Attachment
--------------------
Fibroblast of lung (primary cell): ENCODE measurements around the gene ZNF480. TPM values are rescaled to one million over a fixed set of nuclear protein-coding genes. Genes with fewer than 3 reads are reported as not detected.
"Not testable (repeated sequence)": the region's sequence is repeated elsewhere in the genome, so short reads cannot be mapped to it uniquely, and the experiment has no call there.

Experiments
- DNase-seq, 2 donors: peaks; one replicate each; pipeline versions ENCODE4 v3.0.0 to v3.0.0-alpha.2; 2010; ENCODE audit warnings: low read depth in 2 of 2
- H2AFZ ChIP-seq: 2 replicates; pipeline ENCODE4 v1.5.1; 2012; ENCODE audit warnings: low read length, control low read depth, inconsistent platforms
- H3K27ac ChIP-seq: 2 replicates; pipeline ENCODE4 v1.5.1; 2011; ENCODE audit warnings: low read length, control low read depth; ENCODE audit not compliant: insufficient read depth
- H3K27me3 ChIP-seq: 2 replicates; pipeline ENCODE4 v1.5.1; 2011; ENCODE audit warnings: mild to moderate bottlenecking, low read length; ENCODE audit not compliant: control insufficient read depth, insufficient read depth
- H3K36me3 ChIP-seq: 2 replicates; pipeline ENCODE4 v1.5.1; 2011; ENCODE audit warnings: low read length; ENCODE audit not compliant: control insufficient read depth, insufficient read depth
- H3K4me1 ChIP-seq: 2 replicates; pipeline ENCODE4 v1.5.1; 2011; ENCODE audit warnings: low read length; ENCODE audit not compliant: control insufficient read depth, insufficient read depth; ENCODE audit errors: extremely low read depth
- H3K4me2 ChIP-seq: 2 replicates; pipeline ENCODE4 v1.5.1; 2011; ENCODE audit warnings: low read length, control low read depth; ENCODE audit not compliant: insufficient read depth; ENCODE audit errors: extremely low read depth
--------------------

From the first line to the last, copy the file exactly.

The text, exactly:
Fibroblast of lung (primary cell): ENCODE measurements around the gene ZNF480. TPM values are rescaled to one million over a fixed set of nuclear protein-coding genes. Genes with fewer than 3 reads are reported as not detected.
"Not testable (repeated sequence)": the region's sequence is repeated elsewhere in the genome, so short reads cannot be mapped to it uniquely, and the experiment has no call there.

Experiments
- DNase-seq, 2 donors: peaks; one replicate each; pipeline versions ENCODE4 v3.0.0 to v3.0.0-alpha.2; 2010; ENCODE audit warnings: low read depth in 2 of 2
- H2AFZ ChIP-seq: 2 replicates; pipeline ENCODE4 v1.5.1; 2012; ENCODE audit warnings: low read length, control low read depth, inconsistent platforms
- H3K27ac ChIP-seq: 2 replicates; pipeline ENCODE4 v1.5.1; 2011; ENCODE audit warnings: low read length, control low read depth; ENCODE audit not compliant: insufficient read depth
- H3K27me3 ChIP-seq: 2 replicates; pipeline ENCODE4 v1.5.1; 2011; ENCODE audit warnings: mild to moderate bottlenecking, low read length; ENCODE audit not compliant: control insufficient read depth, insufficient read depth
- H3K36me3 ChIP-seq: 2 replicates; pipeline ENCODE4 v1.5.1; 2011; ENCODE audit warnings: low read length; ENCODE audit not compliant: control insufficient read depth, insufficient read depth
- H3K4me1 ChIP-seq: 2 replicates; pipeline ENCODE4 v1.5.1; 2011; ENCODE audit warnings: low read length; ENCODE audit not compliant: control insufficient read depth, insufficient read depth; ENCODE audit errors: extremely low read depth
- H3K4me2 ChIP-seq: 2 replicates; pipeline ENCODE4 v1.5.1; 2011; ENCODE audit warnings: low read length, control low read depth; ENCODE audit not compliant: insufficient read depth; ENCODE audit errors: extremely low read depth